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*I would be curious as to other people’s criteria for retaining or letting go of personal artifacts over the years.

Not too long ago, most people I knew continued to harbor a certain social prejudice well after the major social prejudices had fallen out of favor among the thinking set. This prejudice was not against a person, or a stereotype. It was against the computer.

No one ever spoke openly of this prejudice. It was transmitted subtly: a gentle roll of the eyes when someone cautiously suggested that a quick Google search might resolve the conversational impasse; a derisive snort when the token geek in the room offered to show the group what he or she was working on. When a friend said in mixed company that her local movie theater used to project video game play on the big screen for public viewing, there was an unmistakable ‘only in Maine’ undercurrent to the response.

Those of us who were less prejudiced almost unconsciously learned to suppress our impulses to introduce a computer into good old human interaction. With labels like “video game addict”, “internet addict”, and “geek” with a “dork” intonation floating around, it was best to keep demonstrations of the non-physical world to oneself.

(This unspoken rule had one exception: The showing of one’s digital photos on one’s computer with everyone gathered around. A descendant of slide carousels and photo albums. Here, eyerolls meant that the photographer took twice what they would have taken on film and edited nothing.)

I didn’t feel the oppression, as I had internalized the prejudice. There’s one keyboard, one screen, and one pointing device. Computer use is individual by design. Look inside a cafe or office and you get the idea.* It followed that introducing such a private physical relationship into mixed company would be considered unseemly.

About three years ago, however, my unconscious attitudes surfaced and changed. Martin Wattenberg came to MIT to talk about “The Social Life of Visualizations.” He focused on how people socialize around visualizations of data, the most fun example being his NameVoyager, which lets people enter a name and see a graph of its popularity over time:

When we launched the NameVoyager, we expected that it would be of interest to expectant parents… What we did not expect was that it became popular even among people with no interest in children. The site has received millions of visits since launch, and has been the subject of thousands of blog posts and online conversations. The activity around this visualization was one of the inspirations for my current research focus on the social aspects of data visualization and analysis.

Martin showed several other examples of how data visualizations inspire (mostly online) sociality, and how well-designed data visualizations inspired people to interact more deeply with the data in the process of interacting with each other.

I was totally with him on this. Soon after, I was with a pregnant friend, and she let me pull up the NameVoyager on her computer. We had a ball looking up names of everyone we knew and every name she had considered for the baby. With Martin’s emphasis on digital sociality fresh in my mind, I became acutely aware of my own different but related assumption that computers and people shouldn’t mix in physically social space. Yet here we were having so much fun. I began to feel a sort of defiant validation… why NOT bring computers into conversation?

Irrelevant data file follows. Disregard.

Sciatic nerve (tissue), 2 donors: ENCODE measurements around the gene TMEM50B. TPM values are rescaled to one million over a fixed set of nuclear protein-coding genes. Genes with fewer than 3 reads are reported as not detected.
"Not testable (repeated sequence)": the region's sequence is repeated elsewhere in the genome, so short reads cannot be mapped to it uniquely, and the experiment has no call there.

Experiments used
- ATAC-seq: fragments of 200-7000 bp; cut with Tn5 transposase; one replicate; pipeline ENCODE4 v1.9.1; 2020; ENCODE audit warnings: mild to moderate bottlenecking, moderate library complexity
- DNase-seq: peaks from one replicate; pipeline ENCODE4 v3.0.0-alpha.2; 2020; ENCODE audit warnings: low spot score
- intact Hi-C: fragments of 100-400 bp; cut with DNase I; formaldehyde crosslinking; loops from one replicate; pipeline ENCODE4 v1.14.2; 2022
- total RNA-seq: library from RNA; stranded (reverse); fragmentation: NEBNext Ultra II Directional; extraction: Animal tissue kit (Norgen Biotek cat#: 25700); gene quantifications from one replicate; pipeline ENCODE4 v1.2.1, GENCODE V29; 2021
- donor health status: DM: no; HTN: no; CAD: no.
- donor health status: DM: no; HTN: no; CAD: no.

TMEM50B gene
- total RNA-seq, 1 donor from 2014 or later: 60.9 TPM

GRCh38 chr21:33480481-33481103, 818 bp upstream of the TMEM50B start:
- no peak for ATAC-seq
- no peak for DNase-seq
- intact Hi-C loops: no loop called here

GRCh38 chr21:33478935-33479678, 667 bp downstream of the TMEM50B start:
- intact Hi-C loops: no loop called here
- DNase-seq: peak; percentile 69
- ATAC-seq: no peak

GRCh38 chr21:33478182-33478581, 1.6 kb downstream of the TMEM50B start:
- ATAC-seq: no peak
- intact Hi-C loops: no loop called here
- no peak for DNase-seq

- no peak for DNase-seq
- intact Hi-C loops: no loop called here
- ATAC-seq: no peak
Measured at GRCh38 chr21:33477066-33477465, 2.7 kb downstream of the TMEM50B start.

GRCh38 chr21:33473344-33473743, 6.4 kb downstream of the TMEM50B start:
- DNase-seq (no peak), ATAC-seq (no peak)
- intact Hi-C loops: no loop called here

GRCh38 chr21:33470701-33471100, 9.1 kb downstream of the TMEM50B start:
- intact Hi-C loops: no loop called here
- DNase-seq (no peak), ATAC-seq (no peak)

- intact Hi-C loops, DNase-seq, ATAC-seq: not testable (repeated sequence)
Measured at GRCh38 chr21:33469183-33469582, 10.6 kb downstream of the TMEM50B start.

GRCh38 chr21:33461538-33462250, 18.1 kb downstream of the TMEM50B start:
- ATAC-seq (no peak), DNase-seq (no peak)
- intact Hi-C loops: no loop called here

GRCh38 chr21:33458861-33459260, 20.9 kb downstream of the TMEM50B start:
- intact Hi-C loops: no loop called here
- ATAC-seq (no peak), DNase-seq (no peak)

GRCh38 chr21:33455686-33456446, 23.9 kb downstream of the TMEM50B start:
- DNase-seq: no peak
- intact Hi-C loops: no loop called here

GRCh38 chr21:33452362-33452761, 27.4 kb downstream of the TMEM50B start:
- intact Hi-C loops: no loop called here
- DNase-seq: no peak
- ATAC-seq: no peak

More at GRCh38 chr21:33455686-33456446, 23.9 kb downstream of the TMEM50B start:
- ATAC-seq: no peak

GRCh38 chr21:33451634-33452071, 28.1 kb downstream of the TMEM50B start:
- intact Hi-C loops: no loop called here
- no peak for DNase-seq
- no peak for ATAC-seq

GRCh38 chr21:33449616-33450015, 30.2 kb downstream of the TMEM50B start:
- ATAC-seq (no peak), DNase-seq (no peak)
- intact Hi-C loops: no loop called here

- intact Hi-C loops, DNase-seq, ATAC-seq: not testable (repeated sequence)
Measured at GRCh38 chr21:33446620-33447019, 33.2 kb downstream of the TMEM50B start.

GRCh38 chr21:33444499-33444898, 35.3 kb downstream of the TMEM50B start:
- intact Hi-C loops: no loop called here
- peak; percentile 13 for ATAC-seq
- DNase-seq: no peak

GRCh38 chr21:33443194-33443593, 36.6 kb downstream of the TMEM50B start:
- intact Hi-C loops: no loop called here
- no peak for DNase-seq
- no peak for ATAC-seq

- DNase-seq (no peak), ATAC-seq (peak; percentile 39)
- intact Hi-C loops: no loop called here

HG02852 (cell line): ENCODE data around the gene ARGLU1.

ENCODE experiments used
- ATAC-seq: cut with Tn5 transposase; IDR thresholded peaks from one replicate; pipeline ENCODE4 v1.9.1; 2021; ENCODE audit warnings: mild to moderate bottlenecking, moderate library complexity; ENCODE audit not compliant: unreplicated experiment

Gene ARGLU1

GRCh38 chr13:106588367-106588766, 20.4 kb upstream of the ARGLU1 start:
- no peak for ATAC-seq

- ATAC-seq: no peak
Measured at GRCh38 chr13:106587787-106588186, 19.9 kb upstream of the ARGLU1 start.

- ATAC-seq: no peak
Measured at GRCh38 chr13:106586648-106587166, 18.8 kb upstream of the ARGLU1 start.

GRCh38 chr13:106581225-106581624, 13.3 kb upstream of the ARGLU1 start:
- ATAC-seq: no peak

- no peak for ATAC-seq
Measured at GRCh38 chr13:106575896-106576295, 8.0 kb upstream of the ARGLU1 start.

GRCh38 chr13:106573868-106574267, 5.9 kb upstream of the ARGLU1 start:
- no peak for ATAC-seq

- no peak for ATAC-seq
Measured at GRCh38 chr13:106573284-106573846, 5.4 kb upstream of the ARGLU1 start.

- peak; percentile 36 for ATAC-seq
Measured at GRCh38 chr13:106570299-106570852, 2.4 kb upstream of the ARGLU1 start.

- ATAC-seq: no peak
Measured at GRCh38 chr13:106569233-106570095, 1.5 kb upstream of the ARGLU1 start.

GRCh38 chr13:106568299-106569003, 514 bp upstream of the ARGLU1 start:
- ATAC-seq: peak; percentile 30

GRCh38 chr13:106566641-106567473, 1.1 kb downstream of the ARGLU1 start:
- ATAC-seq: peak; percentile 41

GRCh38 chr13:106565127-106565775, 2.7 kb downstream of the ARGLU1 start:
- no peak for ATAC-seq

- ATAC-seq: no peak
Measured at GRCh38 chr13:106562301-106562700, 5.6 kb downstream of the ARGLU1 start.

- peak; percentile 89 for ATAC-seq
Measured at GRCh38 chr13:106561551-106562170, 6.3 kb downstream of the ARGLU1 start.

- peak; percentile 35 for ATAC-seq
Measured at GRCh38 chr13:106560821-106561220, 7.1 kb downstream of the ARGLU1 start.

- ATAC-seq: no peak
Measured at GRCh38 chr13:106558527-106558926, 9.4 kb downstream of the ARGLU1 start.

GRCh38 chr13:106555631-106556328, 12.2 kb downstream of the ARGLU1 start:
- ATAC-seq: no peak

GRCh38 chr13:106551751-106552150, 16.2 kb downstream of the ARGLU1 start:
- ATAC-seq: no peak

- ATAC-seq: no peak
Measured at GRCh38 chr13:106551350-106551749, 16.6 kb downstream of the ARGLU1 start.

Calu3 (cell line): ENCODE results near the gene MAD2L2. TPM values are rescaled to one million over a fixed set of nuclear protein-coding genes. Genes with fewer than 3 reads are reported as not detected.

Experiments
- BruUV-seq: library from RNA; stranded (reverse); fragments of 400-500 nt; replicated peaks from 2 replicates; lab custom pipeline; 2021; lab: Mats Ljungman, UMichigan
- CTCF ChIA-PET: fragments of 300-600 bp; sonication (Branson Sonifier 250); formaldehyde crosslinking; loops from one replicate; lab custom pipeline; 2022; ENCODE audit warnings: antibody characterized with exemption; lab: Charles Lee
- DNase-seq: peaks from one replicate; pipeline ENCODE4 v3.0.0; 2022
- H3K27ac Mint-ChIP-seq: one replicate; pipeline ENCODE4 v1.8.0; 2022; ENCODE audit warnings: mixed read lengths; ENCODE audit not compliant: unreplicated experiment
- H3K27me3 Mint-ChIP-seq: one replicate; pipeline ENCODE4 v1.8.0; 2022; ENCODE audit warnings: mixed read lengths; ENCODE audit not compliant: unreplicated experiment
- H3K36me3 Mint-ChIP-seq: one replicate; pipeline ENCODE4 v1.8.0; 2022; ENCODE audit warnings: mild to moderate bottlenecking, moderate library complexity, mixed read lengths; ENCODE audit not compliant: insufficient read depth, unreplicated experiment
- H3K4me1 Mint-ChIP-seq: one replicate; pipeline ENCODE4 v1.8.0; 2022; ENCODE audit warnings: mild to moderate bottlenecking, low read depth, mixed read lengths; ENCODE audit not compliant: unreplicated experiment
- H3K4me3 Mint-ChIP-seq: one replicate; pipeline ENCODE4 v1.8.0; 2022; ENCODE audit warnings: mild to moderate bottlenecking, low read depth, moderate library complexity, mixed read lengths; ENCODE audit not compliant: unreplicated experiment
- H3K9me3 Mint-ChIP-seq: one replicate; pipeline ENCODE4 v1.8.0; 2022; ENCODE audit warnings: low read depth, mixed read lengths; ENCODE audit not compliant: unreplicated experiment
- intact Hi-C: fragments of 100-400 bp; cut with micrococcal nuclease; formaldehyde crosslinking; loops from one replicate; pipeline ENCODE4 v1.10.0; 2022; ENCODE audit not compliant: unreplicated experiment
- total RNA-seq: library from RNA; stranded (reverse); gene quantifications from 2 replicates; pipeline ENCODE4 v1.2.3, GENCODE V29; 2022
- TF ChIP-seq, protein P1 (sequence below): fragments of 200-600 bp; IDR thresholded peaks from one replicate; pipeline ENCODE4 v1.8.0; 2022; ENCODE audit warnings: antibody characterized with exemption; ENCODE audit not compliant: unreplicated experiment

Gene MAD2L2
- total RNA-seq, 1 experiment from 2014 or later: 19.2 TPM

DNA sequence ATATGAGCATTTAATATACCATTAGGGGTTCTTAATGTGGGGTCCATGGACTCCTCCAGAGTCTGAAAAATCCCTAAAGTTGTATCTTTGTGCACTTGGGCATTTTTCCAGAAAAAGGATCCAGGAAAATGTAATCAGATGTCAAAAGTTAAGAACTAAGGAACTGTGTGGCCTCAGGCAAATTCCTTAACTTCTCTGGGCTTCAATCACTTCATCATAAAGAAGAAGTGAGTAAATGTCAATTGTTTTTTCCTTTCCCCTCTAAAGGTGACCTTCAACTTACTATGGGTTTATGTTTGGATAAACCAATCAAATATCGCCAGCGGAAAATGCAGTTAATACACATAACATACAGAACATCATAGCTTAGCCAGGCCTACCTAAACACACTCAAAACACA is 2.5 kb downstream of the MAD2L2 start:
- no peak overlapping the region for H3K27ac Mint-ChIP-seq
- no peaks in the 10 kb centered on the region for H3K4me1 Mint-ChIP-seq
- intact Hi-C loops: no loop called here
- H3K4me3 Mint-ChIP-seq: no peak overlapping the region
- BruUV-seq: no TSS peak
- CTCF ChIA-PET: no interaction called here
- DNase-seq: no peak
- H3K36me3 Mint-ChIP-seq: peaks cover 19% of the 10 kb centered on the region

Me in my element

My new liberation was not confined to displays of data; it was about Web surfing in general. In my self-proclaimed role as an avid media curator, I find all sorts of cool stuff online. And since my personal breakthrough, I unapologetically pull this stuff up on the nearest web-enabled computer when the conversation leads me there. I call this social surfing, not to be confused with the Web 2.0 version that assumes people are alone in their physical space and socializing only online.

As you can see from the photo, I am serious about this. I even like to think I’m particularly good at it. Usually I show the coolest new thing I’ve found. But there are some classics as well, which I especially enjoy showing to people who are easily amazed by the Web. These include:

My enduring takeaway from Martin’s talk became much broader than he intended. But I do have him to thank for it.

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*Now, of course, people are often very social online. Yet even online socializing has experienced prejudice, that of being viewed as less authentic — or simply less social — than in-person interaction.

When people talk about microblogging they usually mention twitter. That has a distancing effect on me, because I don’t take twitter all that seriously. (Quick explanation: microblogging is blogging, but with more frequent updates of very little text – less than 200 characters.)

So, I hear “microblogging”, and I think, “that thing I can’t relate to.” Or, when I’m feeling darker, I think, “that thing that serves as yet another indicator of the degeneration of our society’s communications and eventually, society itself.” (Kind of like this comment and the one below it on flickr’s Atrocious Apostrophe’s [sic] group.)

Delicious Firefox add-onBut I can be slow sometimes, it’s true. No, really. Yesterday, while perusing my many RSS feeds, I saw the word “microblogging”, had one of my above thoughts, and then resumed surfing. Saw a link I liked, and clicked the delicious add-on button in my Firefox browser. (Quick explanation: delicious lets you save Web sites and share them with other people who use delicious.)

And as I began to enter text in the notes field of the “add bookmark” popup, I finally realized:

I’m a microblogger, too.

:-)

**Update: Russell Buckley of MobHappy writes an interesting roundup of the Web 2.0 Expo that I attended last week. He muses on twitter’s version of microblogging, and, incidentally, includes a spot-on critique of conferencing techniques that I, too, find to be not useful at all.

A few weeks ago I stayed with friends in Santa Monica. I covered a lot of ground in a short period of time.

This travel-log cata-logs the shops, restaurants, parks, and other things I encountered, some of which you might want to encounter too, if you live there or visit.

Overheard while strolling down Main Street in Santa Monica:

Guy with clipboard: “Stop torture?”

Woman entering cafe: “I like torture.”

Me, to myself: (Tee hee.)

Woman: “I’m from Texas.”

Me: (She was kidding… right?)